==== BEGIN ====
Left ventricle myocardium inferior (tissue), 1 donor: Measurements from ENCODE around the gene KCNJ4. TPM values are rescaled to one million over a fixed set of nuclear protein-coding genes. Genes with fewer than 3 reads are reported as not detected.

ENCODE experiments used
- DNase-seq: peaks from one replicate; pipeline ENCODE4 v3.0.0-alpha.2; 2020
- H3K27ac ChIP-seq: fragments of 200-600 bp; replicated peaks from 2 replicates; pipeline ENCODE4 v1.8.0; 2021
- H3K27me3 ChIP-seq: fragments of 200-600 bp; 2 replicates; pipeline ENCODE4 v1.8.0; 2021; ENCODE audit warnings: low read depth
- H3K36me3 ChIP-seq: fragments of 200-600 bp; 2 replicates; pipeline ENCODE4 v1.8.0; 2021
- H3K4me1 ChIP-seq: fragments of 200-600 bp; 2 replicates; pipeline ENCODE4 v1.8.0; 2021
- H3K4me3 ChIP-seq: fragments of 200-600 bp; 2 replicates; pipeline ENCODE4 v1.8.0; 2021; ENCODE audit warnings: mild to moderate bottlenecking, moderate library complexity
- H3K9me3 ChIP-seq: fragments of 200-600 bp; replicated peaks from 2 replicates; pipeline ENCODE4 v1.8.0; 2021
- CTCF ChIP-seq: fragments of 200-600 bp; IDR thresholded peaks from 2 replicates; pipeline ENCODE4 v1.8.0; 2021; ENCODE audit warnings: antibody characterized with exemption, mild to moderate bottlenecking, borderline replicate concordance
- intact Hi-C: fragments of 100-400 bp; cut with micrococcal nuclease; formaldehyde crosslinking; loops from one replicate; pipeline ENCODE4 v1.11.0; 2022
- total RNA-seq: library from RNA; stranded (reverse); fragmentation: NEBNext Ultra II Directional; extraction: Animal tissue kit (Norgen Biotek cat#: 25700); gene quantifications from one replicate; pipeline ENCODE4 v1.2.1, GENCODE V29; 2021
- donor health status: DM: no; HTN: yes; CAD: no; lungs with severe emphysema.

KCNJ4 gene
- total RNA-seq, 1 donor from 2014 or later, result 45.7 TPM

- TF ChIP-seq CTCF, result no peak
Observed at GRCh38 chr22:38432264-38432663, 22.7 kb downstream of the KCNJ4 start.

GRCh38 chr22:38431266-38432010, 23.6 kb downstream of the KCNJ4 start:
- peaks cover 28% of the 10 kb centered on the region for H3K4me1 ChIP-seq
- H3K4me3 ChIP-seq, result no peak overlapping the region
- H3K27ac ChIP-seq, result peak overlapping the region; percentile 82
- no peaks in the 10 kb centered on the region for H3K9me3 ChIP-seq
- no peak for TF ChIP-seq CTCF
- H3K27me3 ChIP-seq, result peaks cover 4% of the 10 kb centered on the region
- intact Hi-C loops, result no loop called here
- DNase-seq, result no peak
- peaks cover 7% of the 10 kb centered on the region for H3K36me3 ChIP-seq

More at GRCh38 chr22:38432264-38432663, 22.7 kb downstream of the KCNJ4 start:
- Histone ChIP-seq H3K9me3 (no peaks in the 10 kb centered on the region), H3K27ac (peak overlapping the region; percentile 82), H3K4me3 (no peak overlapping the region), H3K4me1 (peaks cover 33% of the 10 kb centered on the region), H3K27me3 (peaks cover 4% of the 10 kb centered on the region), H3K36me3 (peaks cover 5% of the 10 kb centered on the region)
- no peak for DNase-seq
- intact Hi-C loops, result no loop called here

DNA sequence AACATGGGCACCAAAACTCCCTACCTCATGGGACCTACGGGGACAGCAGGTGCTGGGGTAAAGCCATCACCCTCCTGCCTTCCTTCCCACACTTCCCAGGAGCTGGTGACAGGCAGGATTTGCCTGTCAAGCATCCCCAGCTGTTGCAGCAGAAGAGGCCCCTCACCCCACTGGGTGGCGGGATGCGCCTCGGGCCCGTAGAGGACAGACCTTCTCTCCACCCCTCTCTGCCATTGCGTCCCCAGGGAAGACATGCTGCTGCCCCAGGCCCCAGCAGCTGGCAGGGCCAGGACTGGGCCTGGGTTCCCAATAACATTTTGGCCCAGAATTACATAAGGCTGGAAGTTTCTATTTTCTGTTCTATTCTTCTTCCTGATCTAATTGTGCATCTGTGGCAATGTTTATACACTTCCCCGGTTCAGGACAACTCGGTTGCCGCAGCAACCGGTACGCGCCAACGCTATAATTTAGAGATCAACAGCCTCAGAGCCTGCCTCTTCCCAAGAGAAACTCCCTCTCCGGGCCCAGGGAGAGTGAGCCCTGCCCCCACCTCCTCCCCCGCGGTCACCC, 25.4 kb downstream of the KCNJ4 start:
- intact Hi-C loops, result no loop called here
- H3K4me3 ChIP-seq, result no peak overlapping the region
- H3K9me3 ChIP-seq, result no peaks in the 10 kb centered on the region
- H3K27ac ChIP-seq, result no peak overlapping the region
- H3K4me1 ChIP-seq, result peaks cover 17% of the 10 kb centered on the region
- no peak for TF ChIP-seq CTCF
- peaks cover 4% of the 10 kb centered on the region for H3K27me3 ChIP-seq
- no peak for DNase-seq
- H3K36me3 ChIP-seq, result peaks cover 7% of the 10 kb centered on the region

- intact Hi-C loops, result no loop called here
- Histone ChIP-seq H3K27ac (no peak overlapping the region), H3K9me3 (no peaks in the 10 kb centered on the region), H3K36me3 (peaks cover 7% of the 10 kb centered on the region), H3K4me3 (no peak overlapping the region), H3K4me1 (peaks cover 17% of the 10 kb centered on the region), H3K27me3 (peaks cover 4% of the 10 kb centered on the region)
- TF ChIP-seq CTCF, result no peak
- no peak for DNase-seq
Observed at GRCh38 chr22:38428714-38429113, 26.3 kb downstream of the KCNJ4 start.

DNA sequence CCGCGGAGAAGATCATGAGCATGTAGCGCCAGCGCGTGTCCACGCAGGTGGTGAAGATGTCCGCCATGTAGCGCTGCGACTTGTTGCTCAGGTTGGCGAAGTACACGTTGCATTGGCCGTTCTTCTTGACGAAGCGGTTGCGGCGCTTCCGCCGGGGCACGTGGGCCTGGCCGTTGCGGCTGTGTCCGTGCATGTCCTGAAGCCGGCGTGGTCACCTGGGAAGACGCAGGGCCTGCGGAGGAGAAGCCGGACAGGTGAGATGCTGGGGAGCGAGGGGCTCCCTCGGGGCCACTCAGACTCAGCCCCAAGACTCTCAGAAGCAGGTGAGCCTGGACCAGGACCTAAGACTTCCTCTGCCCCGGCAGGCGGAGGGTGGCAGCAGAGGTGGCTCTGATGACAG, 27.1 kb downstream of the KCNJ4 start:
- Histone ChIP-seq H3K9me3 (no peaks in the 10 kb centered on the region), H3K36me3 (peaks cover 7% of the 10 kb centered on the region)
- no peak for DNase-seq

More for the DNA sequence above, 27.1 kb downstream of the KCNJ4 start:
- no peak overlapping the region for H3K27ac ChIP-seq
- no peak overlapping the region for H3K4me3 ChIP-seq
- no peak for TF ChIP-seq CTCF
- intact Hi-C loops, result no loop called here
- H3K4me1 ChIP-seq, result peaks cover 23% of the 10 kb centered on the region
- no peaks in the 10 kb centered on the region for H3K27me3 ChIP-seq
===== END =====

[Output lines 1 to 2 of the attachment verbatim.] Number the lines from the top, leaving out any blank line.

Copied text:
Left ventricle myocardium inferior (tissue), 1 donor: Measurements from ENCODE around the gene KCNJ4. TPM values are rescaled to one million over a fixed set of nuclear protein-coding genes. Genes with fewer than 3 reads are reported as not detected.

ENCODE experiments used